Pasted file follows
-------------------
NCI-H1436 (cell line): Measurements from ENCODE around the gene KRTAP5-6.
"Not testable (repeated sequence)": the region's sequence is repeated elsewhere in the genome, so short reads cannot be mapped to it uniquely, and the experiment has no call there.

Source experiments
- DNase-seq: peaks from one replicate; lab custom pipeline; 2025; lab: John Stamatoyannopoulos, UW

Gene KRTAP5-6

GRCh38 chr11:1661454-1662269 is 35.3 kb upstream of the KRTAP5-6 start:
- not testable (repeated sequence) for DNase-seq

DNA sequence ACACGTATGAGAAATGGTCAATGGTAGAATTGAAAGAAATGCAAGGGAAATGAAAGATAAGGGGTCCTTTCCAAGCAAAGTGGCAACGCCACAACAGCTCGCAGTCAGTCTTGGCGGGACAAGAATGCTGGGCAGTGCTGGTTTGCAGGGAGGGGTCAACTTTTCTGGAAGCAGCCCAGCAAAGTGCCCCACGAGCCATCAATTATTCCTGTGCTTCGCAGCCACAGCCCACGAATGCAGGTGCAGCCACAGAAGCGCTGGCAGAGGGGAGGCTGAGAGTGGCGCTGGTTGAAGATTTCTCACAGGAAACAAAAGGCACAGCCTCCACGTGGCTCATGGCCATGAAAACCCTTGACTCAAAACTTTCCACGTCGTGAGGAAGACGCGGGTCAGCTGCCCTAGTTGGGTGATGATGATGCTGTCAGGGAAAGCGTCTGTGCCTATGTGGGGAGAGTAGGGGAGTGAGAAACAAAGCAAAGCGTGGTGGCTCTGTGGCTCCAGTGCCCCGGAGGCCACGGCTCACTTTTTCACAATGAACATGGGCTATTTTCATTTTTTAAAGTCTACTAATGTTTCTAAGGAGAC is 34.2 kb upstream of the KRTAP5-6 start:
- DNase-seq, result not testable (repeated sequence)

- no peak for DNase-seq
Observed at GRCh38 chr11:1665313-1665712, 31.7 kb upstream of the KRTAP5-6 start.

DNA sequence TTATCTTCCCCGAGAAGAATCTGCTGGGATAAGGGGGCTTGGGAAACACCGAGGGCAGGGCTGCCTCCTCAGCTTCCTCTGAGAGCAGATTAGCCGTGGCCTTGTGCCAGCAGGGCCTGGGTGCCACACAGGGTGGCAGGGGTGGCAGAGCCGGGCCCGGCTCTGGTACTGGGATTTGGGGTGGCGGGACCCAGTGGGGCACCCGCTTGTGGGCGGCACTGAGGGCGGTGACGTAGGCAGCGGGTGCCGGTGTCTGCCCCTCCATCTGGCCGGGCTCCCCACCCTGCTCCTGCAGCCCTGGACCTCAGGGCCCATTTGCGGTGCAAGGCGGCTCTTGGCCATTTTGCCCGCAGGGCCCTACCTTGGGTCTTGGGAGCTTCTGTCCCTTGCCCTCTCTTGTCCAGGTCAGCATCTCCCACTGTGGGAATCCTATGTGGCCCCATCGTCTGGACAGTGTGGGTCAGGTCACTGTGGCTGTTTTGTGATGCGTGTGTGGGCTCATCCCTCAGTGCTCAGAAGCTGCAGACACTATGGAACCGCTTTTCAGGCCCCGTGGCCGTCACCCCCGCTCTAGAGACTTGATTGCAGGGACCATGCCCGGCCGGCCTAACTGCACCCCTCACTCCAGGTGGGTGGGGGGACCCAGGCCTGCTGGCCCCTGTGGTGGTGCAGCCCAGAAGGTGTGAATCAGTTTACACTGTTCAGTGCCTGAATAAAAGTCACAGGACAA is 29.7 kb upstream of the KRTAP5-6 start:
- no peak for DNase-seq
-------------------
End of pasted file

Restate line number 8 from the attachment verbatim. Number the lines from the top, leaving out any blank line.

DNA sequence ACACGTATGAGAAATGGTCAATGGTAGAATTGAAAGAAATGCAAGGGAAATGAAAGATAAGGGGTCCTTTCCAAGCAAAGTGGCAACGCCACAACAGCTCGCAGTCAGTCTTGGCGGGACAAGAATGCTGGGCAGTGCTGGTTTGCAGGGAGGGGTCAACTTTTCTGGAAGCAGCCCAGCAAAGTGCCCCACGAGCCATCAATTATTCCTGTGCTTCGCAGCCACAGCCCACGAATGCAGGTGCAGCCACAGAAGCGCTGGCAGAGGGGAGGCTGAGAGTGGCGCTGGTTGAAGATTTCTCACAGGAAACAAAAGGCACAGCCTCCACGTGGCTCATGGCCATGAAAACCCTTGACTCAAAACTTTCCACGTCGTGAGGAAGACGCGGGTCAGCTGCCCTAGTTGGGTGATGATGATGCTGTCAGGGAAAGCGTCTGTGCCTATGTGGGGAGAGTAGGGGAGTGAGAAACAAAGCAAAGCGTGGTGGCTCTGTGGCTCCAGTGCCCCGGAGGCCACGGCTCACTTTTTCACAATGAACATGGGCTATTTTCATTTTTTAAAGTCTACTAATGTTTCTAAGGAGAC is 34.2 kb upstream of the KRTAP5-6 start: